• …from the homework, what the most common cause of death was for US soldiers in Iraq/Afghanistan
  • …how drone attacks changed over the course of the war in Afghanistan and the consequences of that change (according to the NYT podcast we listened to)
  • …how land access, land conflicts, and land inequality figure into the Colombian conflict
  • …roughy speaking, the broad origins of the guerrillas and paramilitaries in Colombia
  • …the role of the coca trade in the Colombian conflict
  • …the broad categories of displacement, and broad patterns of displacement in the world (e.g., which form is most common)
  • …why return is so difficult for the displaced
  • …the distinction Steele draws between strategic and “by-product” displacement, and her argument as to why rebels displace
  • …the three displacement strategies according to Lichtenheld, and why combatants use each strategy
  • …how forced relocation can serve a “signaling” purpose in war
  • …how displacement can be motivated by wartime opportunism
  • …what rebel ideology is, what functions it serves, how it shapes violence, why groups develop ideologies, and the major wartime ideologies in the civil war literature
  • …what the “cause” versus “instrumental” debate is with respect to ideology in war
  • …how the “cause” versus “instrumental” debate plays out in the Buffalo shooter’s manifesto (class discussion)
  • …broady speaking, the Shining Path’s ideology and why it was (sometimes) mismatched for Peruvian society
  • …what civilian support for SP looked like
  • …why civilians sometimes formed rondas campesinas in Peru
  • …how La Serna describes SP attempts to win over the two towns in his book, why things go well in one place (but not the other)
  • …how Benford’s Law is used in fraud detection (homework)
  • …the countries that constitute the Northern Triangle and why there is so much interest in this subregion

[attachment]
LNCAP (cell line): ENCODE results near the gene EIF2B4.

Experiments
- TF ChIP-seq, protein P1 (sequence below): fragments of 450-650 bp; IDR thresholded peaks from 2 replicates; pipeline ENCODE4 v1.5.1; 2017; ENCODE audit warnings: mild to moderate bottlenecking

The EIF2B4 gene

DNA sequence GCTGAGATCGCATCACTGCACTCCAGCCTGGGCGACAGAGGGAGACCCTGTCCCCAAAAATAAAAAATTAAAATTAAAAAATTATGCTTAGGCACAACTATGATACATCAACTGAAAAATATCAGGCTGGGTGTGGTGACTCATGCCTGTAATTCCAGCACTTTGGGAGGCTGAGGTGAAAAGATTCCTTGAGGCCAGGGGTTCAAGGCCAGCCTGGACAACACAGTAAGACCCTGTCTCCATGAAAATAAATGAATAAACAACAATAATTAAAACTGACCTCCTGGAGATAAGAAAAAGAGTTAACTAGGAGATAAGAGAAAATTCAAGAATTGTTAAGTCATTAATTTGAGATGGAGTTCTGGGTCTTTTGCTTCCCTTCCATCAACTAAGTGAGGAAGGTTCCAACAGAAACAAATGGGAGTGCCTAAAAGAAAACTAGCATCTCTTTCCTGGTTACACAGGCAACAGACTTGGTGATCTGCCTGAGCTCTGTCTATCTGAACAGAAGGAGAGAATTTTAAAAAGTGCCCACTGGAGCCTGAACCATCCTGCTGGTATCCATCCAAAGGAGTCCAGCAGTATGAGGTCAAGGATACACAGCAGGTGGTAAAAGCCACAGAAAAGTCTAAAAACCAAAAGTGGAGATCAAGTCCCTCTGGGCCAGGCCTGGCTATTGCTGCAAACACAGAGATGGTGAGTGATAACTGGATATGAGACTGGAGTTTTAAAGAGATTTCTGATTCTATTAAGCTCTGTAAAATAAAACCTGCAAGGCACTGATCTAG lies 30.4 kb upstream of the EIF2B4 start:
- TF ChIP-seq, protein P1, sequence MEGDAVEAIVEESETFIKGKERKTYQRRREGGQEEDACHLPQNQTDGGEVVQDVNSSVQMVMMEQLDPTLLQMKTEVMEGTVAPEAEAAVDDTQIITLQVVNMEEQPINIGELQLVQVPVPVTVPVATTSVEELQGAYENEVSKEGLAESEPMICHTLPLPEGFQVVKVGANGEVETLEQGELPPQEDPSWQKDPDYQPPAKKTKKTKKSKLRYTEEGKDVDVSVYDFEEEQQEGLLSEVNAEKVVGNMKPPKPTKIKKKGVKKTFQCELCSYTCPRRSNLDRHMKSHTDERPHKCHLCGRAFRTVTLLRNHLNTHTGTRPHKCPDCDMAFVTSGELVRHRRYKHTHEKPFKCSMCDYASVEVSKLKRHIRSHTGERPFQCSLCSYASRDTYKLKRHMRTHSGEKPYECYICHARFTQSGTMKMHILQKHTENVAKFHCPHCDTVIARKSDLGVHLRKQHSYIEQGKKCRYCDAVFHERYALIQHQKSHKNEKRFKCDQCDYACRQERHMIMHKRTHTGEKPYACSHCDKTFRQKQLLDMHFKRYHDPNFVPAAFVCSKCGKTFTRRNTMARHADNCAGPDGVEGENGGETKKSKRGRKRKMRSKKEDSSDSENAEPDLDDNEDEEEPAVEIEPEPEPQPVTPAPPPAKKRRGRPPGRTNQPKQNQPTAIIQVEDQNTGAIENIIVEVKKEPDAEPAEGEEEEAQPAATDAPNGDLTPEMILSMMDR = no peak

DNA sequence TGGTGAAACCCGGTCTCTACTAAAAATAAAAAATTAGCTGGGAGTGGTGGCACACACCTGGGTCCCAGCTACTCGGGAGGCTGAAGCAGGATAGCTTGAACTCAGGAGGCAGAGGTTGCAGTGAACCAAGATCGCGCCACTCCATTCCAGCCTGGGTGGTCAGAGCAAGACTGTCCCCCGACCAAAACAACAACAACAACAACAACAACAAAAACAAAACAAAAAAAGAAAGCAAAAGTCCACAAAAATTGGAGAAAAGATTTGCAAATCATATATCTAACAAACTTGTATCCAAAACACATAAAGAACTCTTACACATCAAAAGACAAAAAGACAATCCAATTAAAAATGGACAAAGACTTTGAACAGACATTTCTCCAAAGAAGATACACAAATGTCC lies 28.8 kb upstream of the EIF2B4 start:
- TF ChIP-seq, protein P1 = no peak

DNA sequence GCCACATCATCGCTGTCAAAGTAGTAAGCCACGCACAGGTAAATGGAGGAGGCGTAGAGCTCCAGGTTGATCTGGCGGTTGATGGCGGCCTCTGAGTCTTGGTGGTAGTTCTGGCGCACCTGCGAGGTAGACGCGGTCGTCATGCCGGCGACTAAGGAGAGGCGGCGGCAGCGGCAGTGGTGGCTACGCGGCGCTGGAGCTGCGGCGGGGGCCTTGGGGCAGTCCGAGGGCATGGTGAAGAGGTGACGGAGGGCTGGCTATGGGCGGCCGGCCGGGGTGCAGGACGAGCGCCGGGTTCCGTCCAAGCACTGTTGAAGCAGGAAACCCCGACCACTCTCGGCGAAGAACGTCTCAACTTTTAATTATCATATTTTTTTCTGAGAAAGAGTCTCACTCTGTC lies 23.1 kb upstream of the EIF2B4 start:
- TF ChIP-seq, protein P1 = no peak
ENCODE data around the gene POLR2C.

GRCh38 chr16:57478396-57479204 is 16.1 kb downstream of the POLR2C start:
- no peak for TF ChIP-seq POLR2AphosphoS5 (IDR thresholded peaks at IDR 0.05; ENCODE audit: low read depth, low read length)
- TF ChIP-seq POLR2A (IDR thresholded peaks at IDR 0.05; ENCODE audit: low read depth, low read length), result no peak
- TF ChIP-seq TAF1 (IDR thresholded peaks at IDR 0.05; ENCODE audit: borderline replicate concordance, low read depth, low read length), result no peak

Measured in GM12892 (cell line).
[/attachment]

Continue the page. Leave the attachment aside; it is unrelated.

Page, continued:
• …the three factors in Yashar’s book that explain high levels of violence in Central America; how Yashar applies these three factors in Guatemala and Nicaragua
  • …the origin, destination, and general route(s) drugs move through in the Americas; also how these routes have changed over time
  • …the problem with the quality of data that we have on drug routes
  • …how to compare and contrast the quality of the state (esp. the police, courts, prisons) in Guatemala and Nicaragua; how civilians respond to weak police capacity
  • …how the legacies of civil wars in Guatemala and Nicaragua led the country on different paths when it comes to crime and violence
  • …what the cost of war implies about the incentive for both sides to reach a peaceful agreement
  • …what commitment and information problems are relevant in conflict resolution and how agreements are typically designed to reduce these problems
  • …the trade-off in who to include in the negotiating table and the debate over whether to encourage the public to participate in peace processes versus simply relying on elite bargains
  • …the policy provisions typically included in peace agreements, and the general debate/trade-offs involved in those provisions
  • …Axelrod and Atran’s claims about Sacred Values, their role in negotiations, and their recommendations for negotiators working on these issues
  • …the general story of the peace process in Colombia, the referendum, how it became politicized, why Matanock and Garcia argue that it failed, and what they recommend based on that experience